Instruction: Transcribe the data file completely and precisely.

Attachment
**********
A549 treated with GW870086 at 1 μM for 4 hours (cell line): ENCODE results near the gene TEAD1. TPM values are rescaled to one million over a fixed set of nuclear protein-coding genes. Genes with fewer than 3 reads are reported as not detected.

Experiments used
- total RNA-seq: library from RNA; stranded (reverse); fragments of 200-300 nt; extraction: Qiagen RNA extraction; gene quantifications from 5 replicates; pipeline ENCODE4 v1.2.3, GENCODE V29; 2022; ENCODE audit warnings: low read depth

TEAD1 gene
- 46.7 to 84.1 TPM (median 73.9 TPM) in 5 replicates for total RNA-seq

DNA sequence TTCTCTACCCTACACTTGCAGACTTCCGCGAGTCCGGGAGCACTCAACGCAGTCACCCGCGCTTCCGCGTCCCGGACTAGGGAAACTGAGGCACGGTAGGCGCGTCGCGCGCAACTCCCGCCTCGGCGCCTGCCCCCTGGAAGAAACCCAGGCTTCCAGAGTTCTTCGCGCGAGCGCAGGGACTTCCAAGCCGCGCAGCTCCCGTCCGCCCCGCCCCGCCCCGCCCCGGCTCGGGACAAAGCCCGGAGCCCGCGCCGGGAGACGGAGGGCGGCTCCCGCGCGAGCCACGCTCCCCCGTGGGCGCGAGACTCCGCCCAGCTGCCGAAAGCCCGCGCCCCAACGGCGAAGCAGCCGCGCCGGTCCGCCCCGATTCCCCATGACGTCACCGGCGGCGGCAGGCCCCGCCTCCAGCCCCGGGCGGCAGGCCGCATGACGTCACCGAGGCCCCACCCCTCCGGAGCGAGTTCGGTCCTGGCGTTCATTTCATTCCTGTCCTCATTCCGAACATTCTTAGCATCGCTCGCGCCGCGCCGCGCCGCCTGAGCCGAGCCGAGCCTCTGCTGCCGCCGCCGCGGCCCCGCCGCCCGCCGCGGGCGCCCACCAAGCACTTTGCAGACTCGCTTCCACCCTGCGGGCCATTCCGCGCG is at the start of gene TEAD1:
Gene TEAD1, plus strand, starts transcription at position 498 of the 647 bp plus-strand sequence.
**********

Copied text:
A549 treated with GW870086 at 1 μM for 4 hours (cell line): ENCODE results near the gene TEAD1. TPM values are rescaled to one million over a fixed set of nuclear protein-coding genes. Genes with fewer than 3 reads are reported as not detected.

Experiments used
- total RNA-seq: library from RNA; stranded (reverse); fragments of 200-300 nt; extraction: Qiagen RNA extraction; gene quantifications from 5 replicates; pipeline ENCODE4 v1.2.3, GENCODE V29; 2022; ENCODE audit warnings: low read depth

TEAD1 gene
- 46.7 to 84.1 TPM (median 73.9 TPM) in 5 replicates for total RNA-seq

DNA sequence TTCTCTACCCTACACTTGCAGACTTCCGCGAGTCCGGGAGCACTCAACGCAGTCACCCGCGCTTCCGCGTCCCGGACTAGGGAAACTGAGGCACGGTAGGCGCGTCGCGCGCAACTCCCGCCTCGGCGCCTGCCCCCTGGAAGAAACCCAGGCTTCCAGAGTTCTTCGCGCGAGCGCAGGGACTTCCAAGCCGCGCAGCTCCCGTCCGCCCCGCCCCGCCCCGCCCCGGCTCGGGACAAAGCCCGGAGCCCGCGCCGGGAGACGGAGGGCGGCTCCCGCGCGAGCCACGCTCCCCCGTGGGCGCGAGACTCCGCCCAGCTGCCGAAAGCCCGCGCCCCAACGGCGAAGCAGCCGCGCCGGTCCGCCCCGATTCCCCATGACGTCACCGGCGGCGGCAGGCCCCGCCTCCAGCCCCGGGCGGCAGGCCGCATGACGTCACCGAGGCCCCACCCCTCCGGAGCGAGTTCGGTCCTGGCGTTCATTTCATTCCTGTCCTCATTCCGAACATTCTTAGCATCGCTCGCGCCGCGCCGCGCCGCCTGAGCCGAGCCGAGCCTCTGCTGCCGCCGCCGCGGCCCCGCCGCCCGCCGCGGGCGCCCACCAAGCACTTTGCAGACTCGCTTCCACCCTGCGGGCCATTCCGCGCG is at the start of gene TEAD1:
Gene TEAD1, plus strand, starts transcription at position 498 of the 647 bp plus-strand sequence.